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SMUR

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Our business is a body shop located in Florida.  We moved into this building in 2000 (renting), the building was built in 1979.  In 2016 we purchased the building from the landlord.

We just got served with a lawsuit for not being ADA COMPLIANT.  

Are we required to comply given the building was built prior to 1990? are we considered a public accommodation facility?

Since we've owned the building we replaced the gutters and painted.  

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22 minutes ago, SHARON MURIENTE said:

Are we required to comply given the building was built prior to 1990?

In general, yes.  The regulations expressly say that Places of public accommodation must remove architectural barriers in existing facilities where such removal is readily achievable.

 

that said, there are some limitations and exceptions that in part depend on the nature of the alleged non-compliance, and in part on other facts, and so you’d want to have the claim reviewed by knowledgeable counsel who can advise you on the specifics.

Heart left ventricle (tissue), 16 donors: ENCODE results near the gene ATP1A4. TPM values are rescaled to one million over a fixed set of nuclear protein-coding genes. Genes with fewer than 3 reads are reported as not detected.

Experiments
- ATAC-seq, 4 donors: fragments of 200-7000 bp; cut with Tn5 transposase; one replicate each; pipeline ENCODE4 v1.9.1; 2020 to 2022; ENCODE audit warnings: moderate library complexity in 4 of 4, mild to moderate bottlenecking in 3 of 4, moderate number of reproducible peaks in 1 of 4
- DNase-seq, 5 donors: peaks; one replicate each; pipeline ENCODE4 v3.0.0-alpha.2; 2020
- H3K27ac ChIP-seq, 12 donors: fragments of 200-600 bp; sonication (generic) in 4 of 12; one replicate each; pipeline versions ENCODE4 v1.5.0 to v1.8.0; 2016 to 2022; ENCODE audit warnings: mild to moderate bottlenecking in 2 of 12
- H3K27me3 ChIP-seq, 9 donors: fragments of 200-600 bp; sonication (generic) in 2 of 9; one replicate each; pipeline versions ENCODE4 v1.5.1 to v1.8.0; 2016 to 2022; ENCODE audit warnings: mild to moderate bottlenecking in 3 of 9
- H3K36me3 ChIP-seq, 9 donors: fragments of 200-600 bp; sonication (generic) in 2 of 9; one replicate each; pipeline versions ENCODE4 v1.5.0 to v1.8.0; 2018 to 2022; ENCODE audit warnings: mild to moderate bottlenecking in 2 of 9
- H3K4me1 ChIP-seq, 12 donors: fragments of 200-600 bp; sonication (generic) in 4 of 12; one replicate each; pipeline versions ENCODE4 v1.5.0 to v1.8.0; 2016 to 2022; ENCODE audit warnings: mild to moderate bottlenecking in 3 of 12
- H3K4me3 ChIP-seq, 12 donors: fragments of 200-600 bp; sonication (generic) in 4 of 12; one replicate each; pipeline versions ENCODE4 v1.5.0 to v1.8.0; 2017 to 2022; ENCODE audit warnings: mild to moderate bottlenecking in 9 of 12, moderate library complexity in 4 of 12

25 minutes ago, SHARON MURIENTE said:

are we considered a public accommodation facility

Probably. A retail business that is open to the public meets the standard. 

 

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3 hours ago, SMUR said:

Our business is a body shop located in Florida.  We moved into this building in 2000 (renting), the building was built in 1979.  In 2016 we purchased the building from the landlord.

We just got served with a lawsuit for not being ADA COMPLIANT.  

Are we required to comply given the building was built prior to 1990? are we considered a public accommodation facility?

Since we've owned the building we replaced the gutters and painted.  

 

A body shop is a place of public accommodation under both the Civil Rights Act and the Americans with Disabilities Act (ADA). Title III of the ADA requires that places of public accommodation not discriminate against disabled persons who come to access the goods and services of the place of accommodation. Part of making sure your business does not discriminate against disabled persons is removing architectural barriers when doing so is "readily achievable." The U.S. Department of Justice has a number of regulations and standards that govern what is readily achievable for existing structures. See the DOJ Title III ADA guide for a lot more information. The rules for eliminating barriers starts at part III-4.4000.

 

You might want to consult an attorney who practices in the area of ADA compliance for assistance in determining how to respond to the lawsuit complaint you received and what changes, if any, you need to make to your facilities.

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